ACI helps Pulsant deliver services fast. ACI also delivered a return fast – ROI analysis showed a payback period of under 7 months.

In summary, if you are looking to deploy services fast, tear them down fast, get a return fast – check out the report and check out ACI.

And, oh yeah, as a public safety message, please let’s not swing those light sabers too fast tonight. May the force be with you…

Photo courtesy of commons.wikimedia.org

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Top 3 Ways New ACI Innovations Improve Your Data Center

Yesterday, Cisco announced a new software release for ACI. If you are looking to automate IT, or build out your cloud environment, and want to do so in an open fashion that provides a lot of flexibility – then you’ll probably be interested.

Why? The new ACI release:

  1. Makes managing and securing your cloud environment easier;
  2. Provides openness, expanding customer choice; and
  3. Delivers operational flexibility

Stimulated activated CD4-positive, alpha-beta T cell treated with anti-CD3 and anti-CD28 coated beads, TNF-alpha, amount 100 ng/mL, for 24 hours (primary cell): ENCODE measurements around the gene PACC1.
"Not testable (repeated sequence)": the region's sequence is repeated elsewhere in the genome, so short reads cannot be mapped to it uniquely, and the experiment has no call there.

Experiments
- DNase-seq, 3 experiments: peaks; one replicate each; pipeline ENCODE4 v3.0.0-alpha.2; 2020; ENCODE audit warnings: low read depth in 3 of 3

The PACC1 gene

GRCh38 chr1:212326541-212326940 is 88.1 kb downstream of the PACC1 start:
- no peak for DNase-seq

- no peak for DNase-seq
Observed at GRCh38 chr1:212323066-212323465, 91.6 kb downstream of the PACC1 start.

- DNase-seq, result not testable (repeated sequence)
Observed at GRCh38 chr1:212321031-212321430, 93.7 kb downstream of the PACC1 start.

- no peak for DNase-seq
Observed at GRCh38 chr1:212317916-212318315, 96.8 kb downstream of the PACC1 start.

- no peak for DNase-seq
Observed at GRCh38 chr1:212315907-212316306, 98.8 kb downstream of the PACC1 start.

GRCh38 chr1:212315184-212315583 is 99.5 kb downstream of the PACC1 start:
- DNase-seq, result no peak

OK, so what does this actually mean?

  1. Makes managing and securing your cloud environment easier

Three of the most popular cloud management tools include Microsoft Azure Pack, OpenStack and VMware vRealize. Earlier this year, we announced Windows Azure Pack ACI integration. With this new ACI release, we integrate ACI with OpenStack and vRealize, as well. (More details are here.) So this means that if you need to, say, provision a virtual workload in vCenter, ACI automagically orchestrates things to match computing resources and networking infrastructure.  So, you can enjoy the policy based automation and all the other benefits of ACI regardless of which of these tools you use to manage your cloud environment.